1/14/2010

It's Not My Fault Line


 This is the view out my window early this morning. The white expanse is the Ottawa River, which forms the border between the provinces of Ontario and Quebec. This is my fault line. The odds of there being an earthquake in this area are very high, and they do, in fact, occur quite regularly. The municipal emergency planning exercises are often based on the presumption of a large scale earthquake happening. In the event that it does, it is also presumed that all six dams on the Ottawa River would be fatally damaged, and massive flooding would then occur. This view would then cease to exist.



This map shows the tectonic plates of the earth. If you clasp your hands together, and push very hard, you are simulating what tectonic plates do. Push harder, then quickly pull your hands apart. That swooshing feeling is the earthquake...it occurs when the plates separate, and then whatever's above on the earth's surface rushes in to fill the void. If it's the Rocky Mountains above the shifting plates, then the chances of major damage caused by the vibration and separation is much less than if it's water, and much more porous substances, like volcanic sand. Like exists in Haiti.
Haiti is the poorest nation in the western world. Its next door neighbour, Dominican Republic, is considered much better off - by Haitian standards at least.


See, this home has electricity, and I believe, television.



I don't think the  same can be said about this home. These are not sought out dwellings. This is a typical street scene in the Samana region of Dominican Republic. By Canadian standards, it is desperately poor too. I consider all of this from the warm comfort of my home surrounded by gadgets that make my life vastly comfortable. Tonight I will eat well, and sleep in a warm, clean bed, secure in the knowledge that tomorrow will likely offer the same creature comforts.
But before I do, I will visit  http://www.unicef.org/
and I will make a donation so that the people of Haiti may be a little more comfortable too.

10 comments:

robin andrea said...

Roger and I were in the Loma Prieta earthquake in Santa Cruz 1989. We were about 10 miles from the epicenter. Even in the midst of one of the richest communities on the planet, the numbness and shock on the ground after such a thing is amazing. I can't even begin to imagine what it must be like to experience an earthquake of the magnitude without a secure and reliable infrastructure. It breaks my heart.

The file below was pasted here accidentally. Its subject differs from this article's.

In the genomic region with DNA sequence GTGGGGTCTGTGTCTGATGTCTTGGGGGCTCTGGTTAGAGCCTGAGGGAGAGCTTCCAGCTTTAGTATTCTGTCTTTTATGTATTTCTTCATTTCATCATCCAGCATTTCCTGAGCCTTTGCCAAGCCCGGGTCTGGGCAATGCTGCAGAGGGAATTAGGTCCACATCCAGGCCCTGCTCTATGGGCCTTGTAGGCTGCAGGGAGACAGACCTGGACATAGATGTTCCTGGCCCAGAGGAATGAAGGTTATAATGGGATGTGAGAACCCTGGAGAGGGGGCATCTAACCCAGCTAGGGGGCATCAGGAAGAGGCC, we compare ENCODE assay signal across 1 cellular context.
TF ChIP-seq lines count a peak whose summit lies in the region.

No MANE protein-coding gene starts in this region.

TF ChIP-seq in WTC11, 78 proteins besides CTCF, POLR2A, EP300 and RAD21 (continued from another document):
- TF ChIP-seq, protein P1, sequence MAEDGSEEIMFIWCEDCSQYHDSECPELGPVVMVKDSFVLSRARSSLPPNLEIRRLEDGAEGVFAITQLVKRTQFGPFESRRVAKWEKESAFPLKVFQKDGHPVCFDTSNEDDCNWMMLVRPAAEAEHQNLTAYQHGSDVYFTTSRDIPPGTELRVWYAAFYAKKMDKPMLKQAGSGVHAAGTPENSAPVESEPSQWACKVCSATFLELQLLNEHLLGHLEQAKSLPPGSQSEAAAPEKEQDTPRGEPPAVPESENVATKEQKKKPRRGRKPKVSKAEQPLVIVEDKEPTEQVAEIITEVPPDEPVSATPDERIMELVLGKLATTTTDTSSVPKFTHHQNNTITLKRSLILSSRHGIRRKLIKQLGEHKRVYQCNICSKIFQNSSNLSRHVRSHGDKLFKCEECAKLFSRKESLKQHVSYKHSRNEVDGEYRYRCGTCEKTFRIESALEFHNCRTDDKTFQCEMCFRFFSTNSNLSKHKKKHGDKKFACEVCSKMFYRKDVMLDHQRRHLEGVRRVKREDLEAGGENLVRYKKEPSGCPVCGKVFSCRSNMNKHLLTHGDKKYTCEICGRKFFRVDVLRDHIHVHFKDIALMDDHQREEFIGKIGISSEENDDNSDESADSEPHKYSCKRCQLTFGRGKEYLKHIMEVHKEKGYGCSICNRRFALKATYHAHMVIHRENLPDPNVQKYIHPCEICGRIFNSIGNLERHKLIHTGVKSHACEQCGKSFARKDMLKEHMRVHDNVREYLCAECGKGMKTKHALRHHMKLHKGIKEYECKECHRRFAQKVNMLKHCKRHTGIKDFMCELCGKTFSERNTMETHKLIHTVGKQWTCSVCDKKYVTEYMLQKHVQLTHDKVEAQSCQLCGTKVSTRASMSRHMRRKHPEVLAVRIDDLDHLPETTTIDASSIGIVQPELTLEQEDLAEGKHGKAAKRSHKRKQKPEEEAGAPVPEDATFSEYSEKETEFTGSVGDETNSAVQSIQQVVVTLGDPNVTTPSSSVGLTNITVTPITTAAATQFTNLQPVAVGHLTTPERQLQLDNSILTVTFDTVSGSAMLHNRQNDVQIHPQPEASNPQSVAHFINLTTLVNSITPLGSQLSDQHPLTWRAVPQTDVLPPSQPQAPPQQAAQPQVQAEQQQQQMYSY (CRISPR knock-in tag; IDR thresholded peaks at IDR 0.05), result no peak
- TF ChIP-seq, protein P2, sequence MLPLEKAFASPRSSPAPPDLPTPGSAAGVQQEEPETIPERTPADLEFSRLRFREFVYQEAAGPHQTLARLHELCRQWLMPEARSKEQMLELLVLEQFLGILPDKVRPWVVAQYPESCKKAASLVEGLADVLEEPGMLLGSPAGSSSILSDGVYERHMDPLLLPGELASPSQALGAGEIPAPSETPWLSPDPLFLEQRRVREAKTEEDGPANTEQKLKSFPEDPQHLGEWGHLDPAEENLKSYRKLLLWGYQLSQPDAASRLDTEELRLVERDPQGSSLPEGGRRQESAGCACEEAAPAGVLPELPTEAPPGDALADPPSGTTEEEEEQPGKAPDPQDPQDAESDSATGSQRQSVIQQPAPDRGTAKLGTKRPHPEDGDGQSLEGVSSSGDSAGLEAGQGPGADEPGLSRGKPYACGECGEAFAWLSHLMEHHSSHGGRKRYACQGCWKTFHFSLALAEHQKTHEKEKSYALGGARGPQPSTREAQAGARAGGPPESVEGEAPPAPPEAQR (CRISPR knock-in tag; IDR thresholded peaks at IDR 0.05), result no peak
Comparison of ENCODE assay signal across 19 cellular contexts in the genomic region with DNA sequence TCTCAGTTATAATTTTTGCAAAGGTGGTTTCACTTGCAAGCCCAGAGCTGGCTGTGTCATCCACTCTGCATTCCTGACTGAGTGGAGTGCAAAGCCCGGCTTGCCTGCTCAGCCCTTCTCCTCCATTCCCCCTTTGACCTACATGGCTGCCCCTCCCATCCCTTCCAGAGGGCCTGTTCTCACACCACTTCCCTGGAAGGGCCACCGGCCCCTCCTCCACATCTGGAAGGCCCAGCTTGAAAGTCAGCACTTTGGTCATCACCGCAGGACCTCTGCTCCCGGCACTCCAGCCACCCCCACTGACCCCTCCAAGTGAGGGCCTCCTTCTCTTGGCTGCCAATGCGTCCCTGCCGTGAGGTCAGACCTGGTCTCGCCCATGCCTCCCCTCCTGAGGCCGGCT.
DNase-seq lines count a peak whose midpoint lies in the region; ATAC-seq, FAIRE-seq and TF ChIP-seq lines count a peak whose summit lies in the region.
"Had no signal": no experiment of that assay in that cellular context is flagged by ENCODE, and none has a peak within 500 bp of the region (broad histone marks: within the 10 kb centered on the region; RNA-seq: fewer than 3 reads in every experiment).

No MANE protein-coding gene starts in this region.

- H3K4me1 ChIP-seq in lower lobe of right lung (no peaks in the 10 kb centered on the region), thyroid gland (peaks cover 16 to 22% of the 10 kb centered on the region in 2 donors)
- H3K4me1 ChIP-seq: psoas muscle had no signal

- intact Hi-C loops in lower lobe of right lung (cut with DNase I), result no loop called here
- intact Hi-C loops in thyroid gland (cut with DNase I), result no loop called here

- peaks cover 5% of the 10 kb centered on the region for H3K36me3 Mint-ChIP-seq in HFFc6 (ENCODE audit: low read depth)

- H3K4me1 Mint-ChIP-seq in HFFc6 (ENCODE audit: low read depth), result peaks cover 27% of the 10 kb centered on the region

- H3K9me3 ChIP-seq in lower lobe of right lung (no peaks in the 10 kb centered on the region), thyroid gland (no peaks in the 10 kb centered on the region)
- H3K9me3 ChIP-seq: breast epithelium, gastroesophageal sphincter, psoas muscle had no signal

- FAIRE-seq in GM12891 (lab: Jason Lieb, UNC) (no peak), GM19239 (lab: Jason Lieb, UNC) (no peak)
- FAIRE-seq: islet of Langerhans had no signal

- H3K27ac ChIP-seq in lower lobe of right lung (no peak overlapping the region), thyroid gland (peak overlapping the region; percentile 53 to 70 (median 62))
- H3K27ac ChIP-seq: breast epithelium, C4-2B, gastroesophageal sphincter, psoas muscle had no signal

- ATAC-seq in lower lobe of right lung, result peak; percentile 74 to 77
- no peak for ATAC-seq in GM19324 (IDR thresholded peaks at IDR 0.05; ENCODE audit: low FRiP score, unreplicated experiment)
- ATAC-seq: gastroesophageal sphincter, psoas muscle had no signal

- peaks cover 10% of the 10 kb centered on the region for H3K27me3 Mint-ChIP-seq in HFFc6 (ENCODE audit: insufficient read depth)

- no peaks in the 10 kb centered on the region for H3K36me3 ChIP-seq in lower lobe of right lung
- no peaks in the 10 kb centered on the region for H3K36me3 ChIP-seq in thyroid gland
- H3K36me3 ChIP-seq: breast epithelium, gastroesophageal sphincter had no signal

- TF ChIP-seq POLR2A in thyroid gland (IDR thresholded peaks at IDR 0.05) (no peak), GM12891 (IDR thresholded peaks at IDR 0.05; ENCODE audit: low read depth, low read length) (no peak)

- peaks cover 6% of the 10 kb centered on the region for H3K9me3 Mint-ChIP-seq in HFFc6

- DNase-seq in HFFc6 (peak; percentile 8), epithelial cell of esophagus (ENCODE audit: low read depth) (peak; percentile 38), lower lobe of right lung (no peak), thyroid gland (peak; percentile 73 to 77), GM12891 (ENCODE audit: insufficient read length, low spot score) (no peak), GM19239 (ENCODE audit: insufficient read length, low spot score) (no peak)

Susan said...

Hi Robin -I have experienced a few earthquakes as well - nothing like Haiti's however - and the need to be outside, just lying on the ground and hugging the earth was overwhelming. I can't imagine the devastation in Haiti either -the pictures are terrifying.

Bill S. said...

Thanks for sharing you experiences with us. I have never experience a large quake, but pray for those in Haiti now. And have tried to help some.

Greyscale Territory said...

A wonderful, stirring post! It certainly reminds us that being without the latest gadget is not such a catastrophe in the scheme of things! And lovely photos!

Wolynski said...

Earthquakes in poor countries cause so much more devastation, because of the flimsy buildings, that collapse like cards. And then they don't have the means to rescue people...

Lovely and thoughtful post.

Erin said...

very interesting post...enjoyed.
i have been through a few earthquakes (northridge, whittier narrows, simi valley-all california) in my time. they are not to be taken lightly.
we've contributed some $$ to the relief effort in haiti.

Kelly said...

...it really is eye opening. Last night while brushing my teeth I said a prayer for those in Haiti, realizing such a simple act that we take for granted is not happening there for the thousands now homeless and hurting. Thanks for the post.

John Freeman said...

I don't believe these people in the dominican are poor, they are not poor , but rich in spirit and character. I love the Dominican people...

Neil Tasker said...

Nicely put Susan.

Oz Girl said...

I have counted myself blessed for many years now, realizing that 2/3 of the world's population lives in abject poverty. I am not rich by American standards, no, not at all... but I am filthy rich by the world's standards, and I am ever thankful for my home, my heat, my coolness in the hot summer months, our food and water, and as you say, all our other gadgets that make life so comfortable. And I am thankful for my soft and warm bed the very most.

You have a wonderful blog here. :)